Transforming government, saving environment


No matter what the pundits tell you, says environmental researcher Prof. Ann Dale, you cannot reduce greenhouse gas emissions in the atmosphere by telling politicians to just get it done.

But she says it may be possible to effect environmental change if you get those politicians to change the way they do business.

That’s what is behind a research project headed by Dale, director of the RRU School of Environment and Sustainability. And that project — titled Realizing a Carbon Neutral Economy: A New Governance Framework — has recently received a $300,000 grant from the Social Sciences and Humanities Research Council, a Canadian federal research-funding agency.

The project’s key question: What are the governance and complementary institutional arrangements that need to be put in place in Canada to realize a carbon-neutral economy by 2050?

“If we’re going to get real about climate change adaptation and mitigation, we have to move to a carbon-neutral economy,” says Dale, who is a researcher and environmental policy analyst — and the host of the provocatively named podcast “What the f*** is biodiversity?”.

What gets in the way of such a move, she argues, is the structure of government in Canada, which divides up government responsibilities without regard for big issues that don’t recognize provincial borders — biodiversity loss and health, to name just two.

“Modern society is about broad, horizontal issues: climate change adaptation and mitigation; biodiversity conservation; integrated long-term planning, unprecedented collaboration,” she says. “And we all know you can’t address one without addressing the others. They’re hand in glove. They’re all related and they’re intersectional.”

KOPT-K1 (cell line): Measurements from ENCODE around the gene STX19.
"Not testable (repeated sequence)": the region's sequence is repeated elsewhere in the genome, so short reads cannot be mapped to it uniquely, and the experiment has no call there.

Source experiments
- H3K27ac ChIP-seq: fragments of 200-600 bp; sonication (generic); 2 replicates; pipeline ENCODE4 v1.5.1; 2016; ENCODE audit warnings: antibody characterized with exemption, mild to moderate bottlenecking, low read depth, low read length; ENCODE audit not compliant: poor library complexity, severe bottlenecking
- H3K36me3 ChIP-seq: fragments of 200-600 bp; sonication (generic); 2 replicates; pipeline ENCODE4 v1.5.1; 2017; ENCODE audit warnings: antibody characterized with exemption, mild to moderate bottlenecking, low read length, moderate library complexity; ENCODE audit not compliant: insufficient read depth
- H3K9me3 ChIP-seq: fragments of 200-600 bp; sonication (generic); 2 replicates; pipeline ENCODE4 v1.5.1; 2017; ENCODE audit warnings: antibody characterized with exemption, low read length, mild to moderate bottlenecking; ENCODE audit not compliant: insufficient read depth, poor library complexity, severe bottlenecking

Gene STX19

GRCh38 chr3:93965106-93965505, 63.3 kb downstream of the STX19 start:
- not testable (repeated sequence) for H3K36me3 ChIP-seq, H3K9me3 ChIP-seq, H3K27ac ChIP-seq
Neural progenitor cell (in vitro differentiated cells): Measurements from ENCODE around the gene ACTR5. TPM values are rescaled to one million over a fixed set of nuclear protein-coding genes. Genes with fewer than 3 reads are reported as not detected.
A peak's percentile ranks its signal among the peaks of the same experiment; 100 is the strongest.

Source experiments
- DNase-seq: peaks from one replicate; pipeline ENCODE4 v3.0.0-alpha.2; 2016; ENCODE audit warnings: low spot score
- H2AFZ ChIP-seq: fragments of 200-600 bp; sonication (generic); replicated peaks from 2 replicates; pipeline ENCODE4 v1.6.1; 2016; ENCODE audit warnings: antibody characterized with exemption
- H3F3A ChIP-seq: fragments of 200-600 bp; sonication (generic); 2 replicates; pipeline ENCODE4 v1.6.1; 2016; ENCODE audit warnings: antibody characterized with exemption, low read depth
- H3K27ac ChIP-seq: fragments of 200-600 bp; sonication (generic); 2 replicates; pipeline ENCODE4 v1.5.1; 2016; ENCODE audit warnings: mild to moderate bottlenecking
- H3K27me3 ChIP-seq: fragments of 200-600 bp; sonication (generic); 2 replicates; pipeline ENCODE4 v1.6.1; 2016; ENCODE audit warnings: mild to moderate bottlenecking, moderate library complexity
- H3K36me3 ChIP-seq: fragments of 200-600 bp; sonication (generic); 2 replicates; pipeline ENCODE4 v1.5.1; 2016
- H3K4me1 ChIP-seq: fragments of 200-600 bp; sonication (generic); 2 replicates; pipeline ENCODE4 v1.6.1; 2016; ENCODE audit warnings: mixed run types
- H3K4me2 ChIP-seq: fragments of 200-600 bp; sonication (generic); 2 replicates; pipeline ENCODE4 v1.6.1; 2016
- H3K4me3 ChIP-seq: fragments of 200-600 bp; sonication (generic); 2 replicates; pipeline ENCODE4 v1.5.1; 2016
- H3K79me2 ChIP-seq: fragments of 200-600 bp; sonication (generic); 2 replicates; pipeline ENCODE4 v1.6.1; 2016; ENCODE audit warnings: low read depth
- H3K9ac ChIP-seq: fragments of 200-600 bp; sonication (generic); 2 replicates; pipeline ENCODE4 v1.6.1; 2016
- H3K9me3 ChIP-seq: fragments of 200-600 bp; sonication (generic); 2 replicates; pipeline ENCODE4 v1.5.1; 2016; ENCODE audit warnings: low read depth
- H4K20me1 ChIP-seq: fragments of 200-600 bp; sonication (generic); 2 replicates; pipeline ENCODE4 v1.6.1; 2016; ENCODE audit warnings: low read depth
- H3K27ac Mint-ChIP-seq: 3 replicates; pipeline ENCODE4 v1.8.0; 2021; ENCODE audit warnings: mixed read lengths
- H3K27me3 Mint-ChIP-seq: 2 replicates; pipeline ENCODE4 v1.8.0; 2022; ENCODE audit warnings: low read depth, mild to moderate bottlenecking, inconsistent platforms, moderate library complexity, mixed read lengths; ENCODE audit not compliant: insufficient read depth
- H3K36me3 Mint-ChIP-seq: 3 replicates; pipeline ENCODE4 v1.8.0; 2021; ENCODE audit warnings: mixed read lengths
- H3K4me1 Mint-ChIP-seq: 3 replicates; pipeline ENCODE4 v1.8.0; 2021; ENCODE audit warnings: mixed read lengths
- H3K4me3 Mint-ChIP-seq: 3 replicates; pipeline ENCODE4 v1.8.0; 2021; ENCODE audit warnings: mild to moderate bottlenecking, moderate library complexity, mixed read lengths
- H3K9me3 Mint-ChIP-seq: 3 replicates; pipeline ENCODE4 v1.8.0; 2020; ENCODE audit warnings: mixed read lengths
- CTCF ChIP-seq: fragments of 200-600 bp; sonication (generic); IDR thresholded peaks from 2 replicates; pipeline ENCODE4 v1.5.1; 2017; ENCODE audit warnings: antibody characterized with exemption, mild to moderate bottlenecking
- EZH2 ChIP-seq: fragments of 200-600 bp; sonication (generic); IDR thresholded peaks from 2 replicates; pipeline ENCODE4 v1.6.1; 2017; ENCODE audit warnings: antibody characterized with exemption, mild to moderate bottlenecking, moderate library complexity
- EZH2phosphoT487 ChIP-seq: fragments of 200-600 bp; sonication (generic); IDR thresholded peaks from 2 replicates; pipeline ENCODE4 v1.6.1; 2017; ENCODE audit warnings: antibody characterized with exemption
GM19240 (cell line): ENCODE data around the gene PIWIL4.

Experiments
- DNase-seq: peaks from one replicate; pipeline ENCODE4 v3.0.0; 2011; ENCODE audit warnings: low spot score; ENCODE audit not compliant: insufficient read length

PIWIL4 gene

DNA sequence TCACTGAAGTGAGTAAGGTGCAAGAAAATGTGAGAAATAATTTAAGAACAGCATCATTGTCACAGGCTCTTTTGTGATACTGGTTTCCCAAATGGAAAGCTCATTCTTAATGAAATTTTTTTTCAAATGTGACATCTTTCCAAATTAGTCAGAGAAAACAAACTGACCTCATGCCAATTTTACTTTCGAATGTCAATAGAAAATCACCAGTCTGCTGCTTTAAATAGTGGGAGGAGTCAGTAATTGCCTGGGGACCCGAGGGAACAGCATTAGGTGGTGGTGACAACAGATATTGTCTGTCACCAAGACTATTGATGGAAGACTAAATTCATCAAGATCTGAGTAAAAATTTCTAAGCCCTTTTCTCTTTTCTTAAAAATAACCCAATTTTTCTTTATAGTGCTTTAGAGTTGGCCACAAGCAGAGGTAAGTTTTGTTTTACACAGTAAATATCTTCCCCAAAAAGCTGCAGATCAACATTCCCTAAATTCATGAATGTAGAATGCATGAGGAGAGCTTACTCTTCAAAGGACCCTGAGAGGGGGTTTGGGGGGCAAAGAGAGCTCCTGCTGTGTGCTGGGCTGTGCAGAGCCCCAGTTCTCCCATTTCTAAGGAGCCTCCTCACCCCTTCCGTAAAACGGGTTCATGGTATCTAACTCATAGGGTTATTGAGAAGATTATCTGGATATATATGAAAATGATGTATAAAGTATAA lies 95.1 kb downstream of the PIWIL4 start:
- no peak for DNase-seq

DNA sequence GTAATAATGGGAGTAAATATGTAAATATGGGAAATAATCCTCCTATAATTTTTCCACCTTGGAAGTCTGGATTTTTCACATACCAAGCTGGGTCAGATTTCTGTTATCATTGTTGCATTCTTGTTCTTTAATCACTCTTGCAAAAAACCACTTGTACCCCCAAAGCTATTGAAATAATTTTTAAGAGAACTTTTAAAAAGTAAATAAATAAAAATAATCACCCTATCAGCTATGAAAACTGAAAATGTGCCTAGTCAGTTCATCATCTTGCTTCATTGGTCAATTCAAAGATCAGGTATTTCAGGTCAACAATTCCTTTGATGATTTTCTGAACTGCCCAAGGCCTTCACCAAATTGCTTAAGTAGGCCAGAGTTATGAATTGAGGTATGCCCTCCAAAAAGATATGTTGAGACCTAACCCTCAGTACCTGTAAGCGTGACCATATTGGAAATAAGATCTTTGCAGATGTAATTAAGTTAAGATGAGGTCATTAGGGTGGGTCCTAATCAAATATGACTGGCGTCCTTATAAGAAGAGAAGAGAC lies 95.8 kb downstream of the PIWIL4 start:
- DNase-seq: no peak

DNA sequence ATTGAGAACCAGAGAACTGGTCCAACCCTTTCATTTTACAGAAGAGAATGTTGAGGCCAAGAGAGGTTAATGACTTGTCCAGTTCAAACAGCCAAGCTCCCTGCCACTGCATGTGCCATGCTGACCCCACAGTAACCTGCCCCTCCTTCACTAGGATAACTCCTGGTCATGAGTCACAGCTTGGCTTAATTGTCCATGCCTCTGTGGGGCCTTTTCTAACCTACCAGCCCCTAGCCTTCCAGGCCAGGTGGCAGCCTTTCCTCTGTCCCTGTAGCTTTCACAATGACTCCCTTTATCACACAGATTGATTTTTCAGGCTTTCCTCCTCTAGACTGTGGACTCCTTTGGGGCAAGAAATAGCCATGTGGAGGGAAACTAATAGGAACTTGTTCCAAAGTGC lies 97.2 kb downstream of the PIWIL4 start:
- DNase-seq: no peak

Thus, Dale and her fellow researchers on the project — Drs. Leslie King and Ken Christie of RRU and Drs. Astrid Brousselle, Evert Lindquist and Tamara Krawchenko of the University of Victoria, along with students — will be looking at a number of case studies of broad and international responses to crises such as the terrorist attacks of 9/11 and, of course, the COVID-19 pandemic.

They’ll also examine non-governmental campaigns that exemplify coalition building and strategic partnerships such as the International Campaign to Ban Landmines as well as government structures and interactions around major environmental issues that involved partnerships with non-government organizations and the scientific community, such as acid rain and the depletion of the ozone layer.

COVID-19 spotlights the limitations of artificial borders, she says, pointing to political battles between some provinces and Ottawa over vaccinations and noting, “No one’s safe unless everybody’s safe.”

“Federal-provincial conflict, I think, is one of the major paralyses that faces this country and slows us down in the social innovations and changes that are necessary.

“Government has to reassume its role as leaders rather than dividers,” she adds.

The key question is not who’s in charge, Dale says, but: What is the best level of government for a given issue?

“I think this is a crucial question for democracy in civil society. Because if governments do not reform and transform, they will become increasingly irrelevant.”

And while the answers she and her colleagues eventually find may make some politicians and bureaucrats uncomfortable because they could move people and power out of their established silos, Dale says she isn’t concerned because the stakes are so high.